Hi All!

Lately, I have been receiving attention for my weight loss, mostly positive. People have been asking me how I lost the weight. I prefer to keep my surgery private and only a select few know about it because I do not want to hear negative comments. When people ask how I did it, I say, "Thank you! I have been following a low carb diet, walking every day, and not drinking alcohol." Recently, someone commented on how quickly I lost the weight on this diet, and for a moment, I worried that they might be thinking I was using drugs. LOL

Does anyone use different excuse?

I have been struggling with how to tell my family and friends about my surgery. It's not even because they would judge me, it's kind of the opposite.

My brother was super skinny until about late high school and then struggled with weight gain and loss for years. Then 6 yrs ago he got the gastric sleeve and after seeing the results, my parents immediately looked at me and said I should do the same. I have always been bigger and curvier than everyone in our family, which is hard to ignore when you're an Asian girl (I'm not stereotyping here. They are all under 5'5 and the largest cup size is a B). While it has hurt me, it also pushed me to find a version of myself that I can accept and be happy with.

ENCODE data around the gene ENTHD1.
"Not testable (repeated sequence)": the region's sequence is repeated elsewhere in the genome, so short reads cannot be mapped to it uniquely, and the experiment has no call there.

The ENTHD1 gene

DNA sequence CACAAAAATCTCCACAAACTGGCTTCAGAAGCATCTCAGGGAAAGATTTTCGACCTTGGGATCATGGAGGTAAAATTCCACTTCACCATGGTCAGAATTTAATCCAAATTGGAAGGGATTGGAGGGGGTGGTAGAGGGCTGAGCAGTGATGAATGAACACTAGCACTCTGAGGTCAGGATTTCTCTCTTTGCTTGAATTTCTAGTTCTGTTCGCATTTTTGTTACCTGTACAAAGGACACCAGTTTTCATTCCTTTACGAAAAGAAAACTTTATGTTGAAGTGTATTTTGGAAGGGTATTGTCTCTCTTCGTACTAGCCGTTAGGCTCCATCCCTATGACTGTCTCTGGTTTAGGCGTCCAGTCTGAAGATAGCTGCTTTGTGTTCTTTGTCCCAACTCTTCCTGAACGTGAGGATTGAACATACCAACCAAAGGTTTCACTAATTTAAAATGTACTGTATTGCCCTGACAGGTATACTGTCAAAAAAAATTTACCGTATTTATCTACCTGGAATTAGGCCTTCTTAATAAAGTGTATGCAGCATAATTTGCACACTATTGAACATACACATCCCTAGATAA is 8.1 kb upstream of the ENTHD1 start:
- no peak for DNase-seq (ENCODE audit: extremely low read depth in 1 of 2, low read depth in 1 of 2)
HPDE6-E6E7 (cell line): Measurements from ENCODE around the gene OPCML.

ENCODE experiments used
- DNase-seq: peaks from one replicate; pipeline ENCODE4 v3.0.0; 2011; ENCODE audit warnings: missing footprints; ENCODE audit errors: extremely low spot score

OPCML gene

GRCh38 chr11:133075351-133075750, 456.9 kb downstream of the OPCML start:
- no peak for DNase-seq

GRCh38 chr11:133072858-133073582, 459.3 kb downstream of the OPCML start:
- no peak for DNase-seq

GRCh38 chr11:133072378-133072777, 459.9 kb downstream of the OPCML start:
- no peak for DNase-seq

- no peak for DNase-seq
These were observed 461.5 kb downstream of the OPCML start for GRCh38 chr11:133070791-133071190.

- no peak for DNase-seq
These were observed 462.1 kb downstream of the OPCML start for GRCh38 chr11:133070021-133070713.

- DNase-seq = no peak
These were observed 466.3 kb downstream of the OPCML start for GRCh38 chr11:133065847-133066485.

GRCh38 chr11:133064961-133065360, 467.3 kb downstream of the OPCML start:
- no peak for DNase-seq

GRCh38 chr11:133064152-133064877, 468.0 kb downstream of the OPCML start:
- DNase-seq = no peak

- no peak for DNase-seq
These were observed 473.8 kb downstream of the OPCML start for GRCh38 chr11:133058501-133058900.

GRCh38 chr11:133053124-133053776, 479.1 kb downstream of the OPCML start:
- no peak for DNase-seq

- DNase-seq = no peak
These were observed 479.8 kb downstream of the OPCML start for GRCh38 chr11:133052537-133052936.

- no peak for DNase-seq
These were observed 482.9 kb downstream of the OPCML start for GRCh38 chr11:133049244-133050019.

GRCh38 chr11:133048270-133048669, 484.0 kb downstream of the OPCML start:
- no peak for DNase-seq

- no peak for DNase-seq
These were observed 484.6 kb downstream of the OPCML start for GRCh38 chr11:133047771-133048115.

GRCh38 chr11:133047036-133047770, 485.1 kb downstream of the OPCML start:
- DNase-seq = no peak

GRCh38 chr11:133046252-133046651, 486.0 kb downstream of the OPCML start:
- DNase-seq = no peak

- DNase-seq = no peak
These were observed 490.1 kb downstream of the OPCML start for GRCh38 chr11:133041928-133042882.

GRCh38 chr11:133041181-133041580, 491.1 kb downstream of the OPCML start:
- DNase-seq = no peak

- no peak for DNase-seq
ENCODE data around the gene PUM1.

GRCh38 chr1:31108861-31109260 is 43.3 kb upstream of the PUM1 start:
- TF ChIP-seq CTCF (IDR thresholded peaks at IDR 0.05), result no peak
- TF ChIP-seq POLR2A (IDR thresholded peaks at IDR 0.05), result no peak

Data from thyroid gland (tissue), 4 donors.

Oddly enough my existing health problems (which are mostly the known side effects that occur from wls) stem from a blood disorder from birth and I don't suffer from the common issues from obesity like diabetes, high blood pressure, high cholesterol, etc. Having dealt with a number of specialists and doctors over the years without any real solutions, I eventually decided to consider bariatric surgery this year. I planned on telling them about it after I had recovered, but it has been rough and I am still undergoing further tests and treatment. My brother gained a lot of his weight back while my sister has pushed herself and lost weight- both about the same amount that I have lost in a few months. I don't want either to feel shame or resentment towards me, not that I can control that.

It looks like I may have to go back into the hospital a 3rd time and get my gall bladder removed. How awful would it be if I lied and said that is the reason behind my weight loss? My family knows that I have been dealing with stomach problems and pain for years. I'm also losing weight much faster than the doctors expected due to this, in addition to nausea, and we're trying to figure how to slow it down. I HATE attention and it's getting harder to try and hide how different I look. Any advice or motivational speech from anyone would be greatly appreciated! 🙂

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12 hours ago, Clueless_girl said:

I have been struggling with how to tell my family and friends about my surgery. It's not even because they would judge me, it's kind of the opposite.